The first year of training consists of three, four-month rotations at the Psychiatric Research Institute Child Diagnostic Unit, Arkansas State Hospital, and Arkansas Children’s Hospital consultation-liaison service. At the Child Diagnostic Unit, the fellow works with an interdisciplinary team including an attending child psychiatrist, psychologists, speech and language therapists, occupational therapists, social workers, a milieu manager, and nursing staff. The goal of this unique inpatient unit is to provide comprehensive diagnostic assessment to children with a wide range of psychiatric and neurodevelopmental difficulties. The training experience at the Arkansas State Hospital Adolescent Service is under the immediate supervision of a child psychiatrist faculty and consists of a combined rotation providing care to patients on both the acute service and the sexual offender treatment program service. The fellow on the consultation-liaison service responds to requests for psychiatric evaluation for patients at Arkansas Children’s Hospital – those on inpatient services and those being seen in the emergency room. This fellow also devotes part-time to the psychiatry outpatient clinic in order to see more urgent evaluations.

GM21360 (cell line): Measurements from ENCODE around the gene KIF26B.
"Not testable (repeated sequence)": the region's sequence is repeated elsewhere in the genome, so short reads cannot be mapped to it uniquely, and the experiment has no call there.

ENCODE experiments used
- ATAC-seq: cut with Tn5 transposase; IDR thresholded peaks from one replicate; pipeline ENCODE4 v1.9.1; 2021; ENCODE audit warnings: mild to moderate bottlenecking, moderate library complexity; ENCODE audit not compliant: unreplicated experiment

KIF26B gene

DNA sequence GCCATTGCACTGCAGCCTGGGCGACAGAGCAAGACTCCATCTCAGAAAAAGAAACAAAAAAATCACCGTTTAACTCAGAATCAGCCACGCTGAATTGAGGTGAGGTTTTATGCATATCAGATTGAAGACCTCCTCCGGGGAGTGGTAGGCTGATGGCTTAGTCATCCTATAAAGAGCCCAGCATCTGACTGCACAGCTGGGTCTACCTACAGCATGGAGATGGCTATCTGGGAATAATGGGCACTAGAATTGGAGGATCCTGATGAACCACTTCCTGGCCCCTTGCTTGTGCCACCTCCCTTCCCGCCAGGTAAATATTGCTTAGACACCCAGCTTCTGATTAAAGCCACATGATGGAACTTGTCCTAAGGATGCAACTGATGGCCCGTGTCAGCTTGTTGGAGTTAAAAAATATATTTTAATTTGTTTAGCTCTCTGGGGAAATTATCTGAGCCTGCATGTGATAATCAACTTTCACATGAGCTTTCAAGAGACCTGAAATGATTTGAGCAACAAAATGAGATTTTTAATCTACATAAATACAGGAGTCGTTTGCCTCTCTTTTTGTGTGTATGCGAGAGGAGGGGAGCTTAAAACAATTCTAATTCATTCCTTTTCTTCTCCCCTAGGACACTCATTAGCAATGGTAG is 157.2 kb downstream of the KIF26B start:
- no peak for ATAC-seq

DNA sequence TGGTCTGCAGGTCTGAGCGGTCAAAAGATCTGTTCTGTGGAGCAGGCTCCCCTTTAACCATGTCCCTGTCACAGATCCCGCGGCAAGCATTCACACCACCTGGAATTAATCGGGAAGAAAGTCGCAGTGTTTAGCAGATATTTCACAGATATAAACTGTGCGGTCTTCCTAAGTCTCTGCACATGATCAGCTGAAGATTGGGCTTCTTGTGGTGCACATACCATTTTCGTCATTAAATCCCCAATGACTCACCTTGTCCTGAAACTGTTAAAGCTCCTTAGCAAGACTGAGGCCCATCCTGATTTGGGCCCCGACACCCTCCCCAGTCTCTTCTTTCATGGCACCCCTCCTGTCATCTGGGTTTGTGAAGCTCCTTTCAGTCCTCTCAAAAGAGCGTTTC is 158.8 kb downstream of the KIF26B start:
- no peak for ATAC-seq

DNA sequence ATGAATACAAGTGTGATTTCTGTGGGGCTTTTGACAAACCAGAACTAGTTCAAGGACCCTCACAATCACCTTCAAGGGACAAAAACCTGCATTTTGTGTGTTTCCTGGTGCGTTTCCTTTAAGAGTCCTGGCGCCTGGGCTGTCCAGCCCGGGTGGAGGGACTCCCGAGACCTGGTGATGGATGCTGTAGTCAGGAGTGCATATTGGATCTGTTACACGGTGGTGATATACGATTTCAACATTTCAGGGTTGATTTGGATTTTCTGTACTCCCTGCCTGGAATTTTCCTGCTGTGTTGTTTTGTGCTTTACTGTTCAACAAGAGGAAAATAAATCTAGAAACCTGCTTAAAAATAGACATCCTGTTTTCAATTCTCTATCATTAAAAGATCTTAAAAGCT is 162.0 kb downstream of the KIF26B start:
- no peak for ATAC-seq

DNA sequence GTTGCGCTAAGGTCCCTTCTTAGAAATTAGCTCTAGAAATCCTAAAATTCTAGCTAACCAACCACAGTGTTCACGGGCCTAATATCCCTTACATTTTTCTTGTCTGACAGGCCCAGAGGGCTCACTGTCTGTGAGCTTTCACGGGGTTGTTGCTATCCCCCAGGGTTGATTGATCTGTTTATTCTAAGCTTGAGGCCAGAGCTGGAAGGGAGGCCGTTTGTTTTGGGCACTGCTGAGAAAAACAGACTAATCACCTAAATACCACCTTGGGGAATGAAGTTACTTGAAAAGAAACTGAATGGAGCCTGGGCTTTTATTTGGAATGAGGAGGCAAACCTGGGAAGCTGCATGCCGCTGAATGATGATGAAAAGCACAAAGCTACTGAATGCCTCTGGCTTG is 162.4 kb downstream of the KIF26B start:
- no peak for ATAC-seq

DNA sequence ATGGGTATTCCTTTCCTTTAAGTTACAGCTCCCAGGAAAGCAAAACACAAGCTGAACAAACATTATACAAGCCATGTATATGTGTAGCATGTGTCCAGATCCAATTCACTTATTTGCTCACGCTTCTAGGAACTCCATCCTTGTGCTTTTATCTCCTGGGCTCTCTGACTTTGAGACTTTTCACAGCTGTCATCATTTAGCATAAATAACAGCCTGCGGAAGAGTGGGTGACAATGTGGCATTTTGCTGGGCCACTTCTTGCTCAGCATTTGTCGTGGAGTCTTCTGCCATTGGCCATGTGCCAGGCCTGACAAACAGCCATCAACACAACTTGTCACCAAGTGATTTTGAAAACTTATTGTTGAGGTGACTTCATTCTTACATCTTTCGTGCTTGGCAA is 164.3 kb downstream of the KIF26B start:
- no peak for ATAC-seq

Training: Year Two

The second year of training focuses on work in outpatient clinics and elective rotations. Clinics are longitudinal at both the Child Study Center located on the ACH campus and STRIVE in North Little Rock. The training emphasis in the clinics is on interviewing, diagnostic evaluation, and multimodal patient management. Fellows also receive training experiences in pediatric neurology, pediatric developmental disorders through the Dennis Developmental Center, and school consultation-liaison during the second year. Elective opportunities include experiences in LEND grant, teenage pregnancy, pediatric genetics, sleep and eating disorder clinics, family treatment program for victims of sexual abuse; as well as research programs. During this year residents are also encouraged to develop an area of special clinical or research interest. Past examples include working in an underserved community mental health center, identifying quality measures in psychotherapy, and review of psychotropic medication utilization in the State of Arkansas. 

Application Information

We currently do not participate in the National Residency Match Program. We invite you to apply to our program directly or through ERAS (Electronic Residency Application Service). In order to apply for a position, applicants must have:

  • Completed Application
  • Personal Statement
  • Curriculum Vitae
  • Three letters of recommendation, including a letter from current program director
  • USMLE or COMLEX Transcript
  • Medical School Transcript
  • MSPE
  • ECFMG Certificate, if applicable
  • Letter attesting to General Psychiatry Board Eligibility (Training Documentation Form)

For further information, contact: 

Nihit Kumar, MD
UAMS Department of Psychiatry
Assistant Professor and Fellowship Program Director

Jill Hare
JMHare@uams.edu
Fellowship Program Coordinator

Arkansas Children’s Hospital
Clark Center for Safe and Healthy Children

Child Study Center
1210 Wolfe Street, Slot 654
Little Rock, AR 72202
501.364.1992 – Telephone